Although Mr. Purser is not protected by N.C. Gen. Stat. § 97-19, the defendants may nonetheless be estopped from denying liability of his worker’s compensation claims. The law of estoppel applies in worker’s compensation cases, and may be used to ensure coverage of a work-related injury. See, e.g., Carroll v. Daniels and Daniels Constr. Co., Inc., 327 N.C. 616, 620, 398 S.E.2d 325, 328 (1990).
Carroll v. Daniels and Daniels is factually very similar to the case at bar and is almost directly on point. In that case, a general contractor hired a subcontractor to put siding on a house. The subcontractor did not have insurance of his own, so the general contractor told the subcontractor that his insurance company would provide the subcontractor with worker’s compensation insurance. The general contractor agreed to deduct premiums from the subcontractor’s pay. Two days after starting work, the subcontractor fell off a scaffold and injured himself. The insurance carrier denied the subcontractor’s claim. N.C. Gen. Stat. § 97-19 (1985) as then written imposed liability on a general contractor for injuries to the employees of a subcontractor, but not for the injuries to the subcontractor himself.
*338The Carroll case is similar to the case at bar in that the plaintiff did not have his own insurance coverage and relied on his employer’s promise of insurance before beginning work. Also, the plaintiff was not a worker covered by N.C. Gen. Stat. § 97-19. The insurance company did not expressly provide coverage to the plaintiff, it did not know about the plaintiff until after he was injured, and it never actually received the withheld premiums from the general contractor.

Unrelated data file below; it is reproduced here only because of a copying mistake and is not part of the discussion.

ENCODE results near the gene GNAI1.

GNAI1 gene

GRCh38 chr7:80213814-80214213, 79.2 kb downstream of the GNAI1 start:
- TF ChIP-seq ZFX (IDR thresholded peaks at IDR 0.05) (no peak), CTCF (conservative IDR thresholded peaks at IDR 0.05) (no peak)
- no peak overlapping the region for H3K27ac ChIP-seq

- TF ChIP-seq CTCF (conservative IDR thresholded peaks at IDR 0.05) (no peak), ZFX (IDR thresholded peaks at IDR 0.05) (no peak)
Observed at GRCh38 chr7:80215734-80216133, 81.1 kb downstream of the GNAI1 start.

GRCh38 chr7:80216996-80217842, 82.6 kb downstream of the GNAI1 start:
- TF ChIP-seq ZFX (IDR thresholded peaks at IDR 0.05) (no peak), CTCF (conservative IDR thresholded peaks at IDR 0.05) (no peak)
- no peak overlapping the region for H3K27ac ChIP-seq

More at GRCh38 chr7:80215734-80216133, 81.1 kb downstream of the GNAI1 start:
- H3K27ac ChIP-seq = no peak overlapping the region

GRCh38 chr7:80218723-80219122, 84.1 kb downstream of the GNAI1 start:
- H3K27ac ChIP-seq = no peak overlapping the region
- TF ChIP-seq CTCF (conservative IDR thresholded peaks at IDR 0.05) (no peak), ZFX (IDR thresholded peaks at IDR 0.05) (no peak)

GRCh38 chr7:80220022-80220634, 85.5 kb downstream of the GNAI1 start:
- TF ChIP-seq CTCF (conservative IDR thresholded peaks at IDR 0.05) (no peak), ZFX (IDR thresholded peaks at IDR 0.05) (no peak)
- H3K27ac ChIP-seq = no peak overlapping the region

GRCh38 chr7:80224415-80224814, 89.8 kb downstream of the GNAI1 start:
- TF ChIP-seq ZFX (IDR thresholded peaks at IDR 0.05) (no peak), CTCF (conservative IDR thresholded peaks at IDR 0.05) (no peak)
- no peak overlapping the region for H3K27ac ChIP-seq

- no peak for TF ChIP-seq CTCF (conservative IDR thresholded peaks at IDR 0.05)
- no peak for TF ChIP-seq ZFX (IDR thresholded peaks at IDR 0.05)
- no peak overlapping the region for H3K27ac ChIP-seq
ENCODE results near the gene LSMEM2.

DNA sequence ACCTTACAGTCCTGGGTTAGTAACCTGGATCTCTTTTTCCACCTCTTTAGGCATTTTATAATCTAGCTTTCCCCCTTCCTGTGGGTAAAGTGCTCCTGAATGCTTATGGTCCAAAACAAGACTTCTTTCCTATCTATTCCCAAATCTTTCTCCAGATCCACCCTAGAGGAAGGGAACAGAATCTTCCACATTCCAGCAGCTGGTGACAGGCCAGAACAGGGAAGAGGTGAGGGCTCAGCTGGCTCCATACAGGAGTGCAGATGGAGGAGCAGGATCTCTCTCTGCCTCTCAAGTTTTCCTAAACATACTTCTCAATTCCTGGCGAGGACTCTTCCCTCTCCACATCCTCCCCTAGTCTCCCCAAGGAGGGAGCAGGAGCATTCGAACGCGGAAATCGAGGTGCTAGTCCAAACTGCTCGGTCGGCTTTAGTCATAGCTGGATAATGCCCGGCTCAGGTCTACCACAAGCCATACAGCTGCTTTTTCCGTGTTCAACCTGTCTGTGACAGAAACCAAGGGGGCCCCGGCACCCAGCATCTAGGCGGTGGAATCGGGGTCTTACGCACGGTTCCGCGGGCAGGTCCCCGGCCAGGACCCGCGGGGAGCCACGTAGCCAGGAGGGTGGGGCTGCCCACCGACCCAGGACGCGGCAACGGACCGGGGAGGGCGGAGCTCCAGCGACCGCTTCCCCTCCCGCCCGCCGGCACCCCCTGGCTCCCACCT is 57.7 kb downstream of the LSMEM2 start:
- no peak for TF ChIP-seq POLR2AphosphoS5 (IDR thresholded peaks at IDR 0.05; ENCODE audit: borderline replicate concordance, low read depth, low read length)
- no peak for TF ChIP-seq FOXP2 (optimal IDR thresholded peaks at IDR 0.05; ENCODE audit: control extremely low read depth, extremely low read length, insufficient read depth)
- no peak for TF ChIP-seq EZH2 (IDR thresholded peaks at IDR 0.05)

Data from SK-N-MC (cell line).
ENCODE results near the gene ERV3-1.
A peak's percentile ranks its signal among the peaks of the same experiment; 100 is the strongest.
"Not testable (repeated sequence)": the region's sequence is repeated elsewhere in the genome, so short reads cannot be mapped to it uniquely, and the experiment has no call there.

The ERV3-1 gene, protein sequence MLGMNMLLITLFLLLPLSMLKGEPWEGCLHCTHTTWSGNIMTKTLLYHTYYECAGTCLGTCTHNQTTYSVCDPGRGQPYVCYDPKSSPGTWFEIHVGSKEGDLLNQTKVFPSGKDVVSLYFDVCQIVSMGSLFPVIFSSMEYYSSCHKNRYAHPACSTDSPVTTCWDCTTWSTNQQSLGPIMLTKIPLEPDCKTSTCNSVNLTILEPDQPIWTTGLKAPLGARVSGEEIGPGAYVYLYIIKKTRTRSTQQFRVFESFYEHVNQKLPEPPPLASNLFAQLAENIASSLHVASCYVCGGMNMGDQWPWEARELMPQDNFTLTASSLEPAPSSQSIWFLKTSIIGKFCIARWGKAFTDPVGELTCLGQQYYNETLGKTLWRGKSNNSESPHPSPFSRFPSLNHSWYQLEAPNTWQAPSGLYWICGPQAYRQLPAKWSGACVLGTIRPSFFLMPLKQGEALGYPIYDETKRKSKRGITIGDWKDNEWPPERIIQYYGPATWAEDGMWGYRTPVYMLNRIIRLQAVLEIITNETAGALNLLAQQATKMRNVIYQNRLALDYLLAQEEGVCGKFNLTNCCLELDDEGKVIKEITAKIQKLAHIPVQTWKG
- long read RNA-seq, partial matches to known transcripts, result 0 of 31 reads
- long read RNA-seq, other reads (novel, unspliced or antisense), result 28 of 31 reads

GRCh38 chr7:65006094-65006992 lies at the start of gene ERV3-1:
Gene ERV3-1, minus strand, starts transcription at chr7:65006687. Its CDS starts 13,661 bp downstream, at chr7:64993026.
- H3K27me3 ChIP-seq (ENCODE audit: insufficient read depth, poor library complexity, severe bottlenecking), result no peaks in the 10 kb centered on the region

The Court in Carroll addressed the Industrial Commission’s conclusion that because the general contractor had promised coverage, the insurance carrier was estopped from denying coverage. The Court did not fault this conclusion as always erroneous; rather, it said that the Commission failed to make findings of fact as to why the insurance carrier should be estopped from denying coverage. The Court, in remanding the case to the Industrial Commission, left open the possibility that the insurance carrier could, be estopped from denying coverage, but the Industrial Commission would first have to make the proper findings of fact.
In the case at bar, the Industrial Commission failed to consider the application of the doctrine of estoppel to the factual scenario at hand. Accordingly, as in Carroll, we remand this matter to the Industrial Commission to consider whether the facts of this case support a conclusion that the employer or the insurance carrier should be estopped from denying coverage. Should the Industrial Commission determine that the doctrine of estoppel applies, it should determine whether one or both of the defendants are liable for the worker’s compensation benefits. The Commission should rely on the findings of fact already made and may make any additional findings it deems necessary.
Remanded with instructions.
Judges MARTIN and HUNTER concur.